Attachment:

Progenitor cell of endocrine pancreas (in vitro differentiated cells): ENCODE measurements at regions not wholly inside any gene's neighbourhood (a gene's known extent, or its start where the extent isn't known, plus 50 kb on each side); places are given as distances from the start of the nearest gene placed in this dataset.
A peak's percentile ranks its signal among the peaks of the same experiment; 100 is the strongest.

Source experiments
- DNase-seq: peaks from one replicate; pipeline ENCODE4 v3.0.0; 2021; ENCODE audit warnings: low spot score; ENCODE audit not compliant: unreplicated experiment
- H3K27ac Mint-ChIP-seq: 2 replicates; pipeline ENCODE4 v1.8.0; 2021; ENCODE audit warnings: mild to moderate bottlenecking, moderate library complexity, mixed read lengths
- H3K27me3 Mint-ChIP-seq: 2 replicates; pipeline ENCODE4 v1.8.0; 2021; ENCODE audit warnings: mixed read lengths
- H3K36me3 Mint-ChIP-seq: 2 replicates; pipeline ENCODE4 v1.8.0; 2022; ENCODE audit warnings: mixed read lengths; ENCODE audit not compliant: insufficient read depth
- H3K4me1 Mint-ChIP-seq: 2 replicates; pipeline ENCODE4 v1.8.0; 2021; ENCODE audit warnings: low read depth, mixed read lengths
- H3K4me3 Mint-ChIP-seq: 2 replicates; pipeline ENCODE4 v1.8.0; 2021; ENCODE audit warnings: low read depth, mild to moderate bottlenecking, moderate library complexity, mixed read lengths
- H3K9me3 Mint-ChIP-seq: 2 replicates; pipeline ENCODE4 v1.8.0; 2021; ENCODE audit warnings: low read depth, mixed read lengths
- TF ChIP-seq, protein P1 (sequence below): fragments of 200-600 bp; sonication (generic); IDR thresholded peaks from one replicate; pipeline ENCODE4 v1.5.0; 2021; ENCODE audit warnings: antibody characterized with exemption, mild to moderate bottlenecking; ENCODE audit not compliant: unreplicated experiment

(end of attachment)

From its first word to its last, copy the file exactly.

Progenitor cell of endocrine pancreas (in vitro differentiated cells): ENCODE measurements at regions not wholly inside any gene's neighbourhood (a gene's known extent, or its start where the extent isn't known, plus 50 kb on each side); places are given as distances from the start of the nearest gene placed in this dataset.
A peak's percentile ranks its signal among the peaks of the same experiment; 100 is the strongest.

Source experiments
- DNase-seq: peaks from one replicate; pipeline ENCODE4 v3.0.0; 2021; ENCODE audit warnings: low spot score; ENCODE audit not compliant: unreplicated experiment
- H3K27ac Mint-ChIP-seq: 2 replicates; pipeline ENCODE4 v1.8.0; 2021; ENCODE audit warnings: mild to moderate bottlenecking, moderate library complexity, mixed read lengths
- H3K27me3 Mint-ChIP-seq: 2 replicates; pipeline ENCODE4 v1.8.0; 2021; ENCODE audit warnings: mixed read lengths
- H3K36me3 Mint-ChIP-seq: 2 replicates; pipeline ENCODE4 v1.8.0; 2022; ENCODE audit warnings: mixed read lengths; ENCODE audit not compliant: insufficient read depth
- H3K4me1 Mint-ChIP-seq: 2 replicates; pipeline ENCODE4 v1.8.0; 2021; ENCODE audit warnings: low read depth, mixed read lengths
- H3K4me3 Mint-ChIP-seq: 2 replicates; pipeline ENCODE4 v1.8.0; 2021; ENCODE audit warnings: low read depth, mild to moderate bottlenecking, moderate library complexity, mixed read lengths
- H3K9me3 Mint-ChIP-seq: 2 replicates; pipeline ENCODE4 v1.8.0; 2021; ENCODE audit warnings: low read depth, mixed read lengths
- TF ChIP-seq, protein P1 (sequence below): fragments of 200-600 bp; sonication (generic); IDR thresholded peaks from one replicate; pipeline ENCODE4 v1.5.0; 2021; ENCODE audit warnings: antibody characterized with exemption, mild to moderate bottlenecking; ENCODE audit not compliant: unreplicated experiment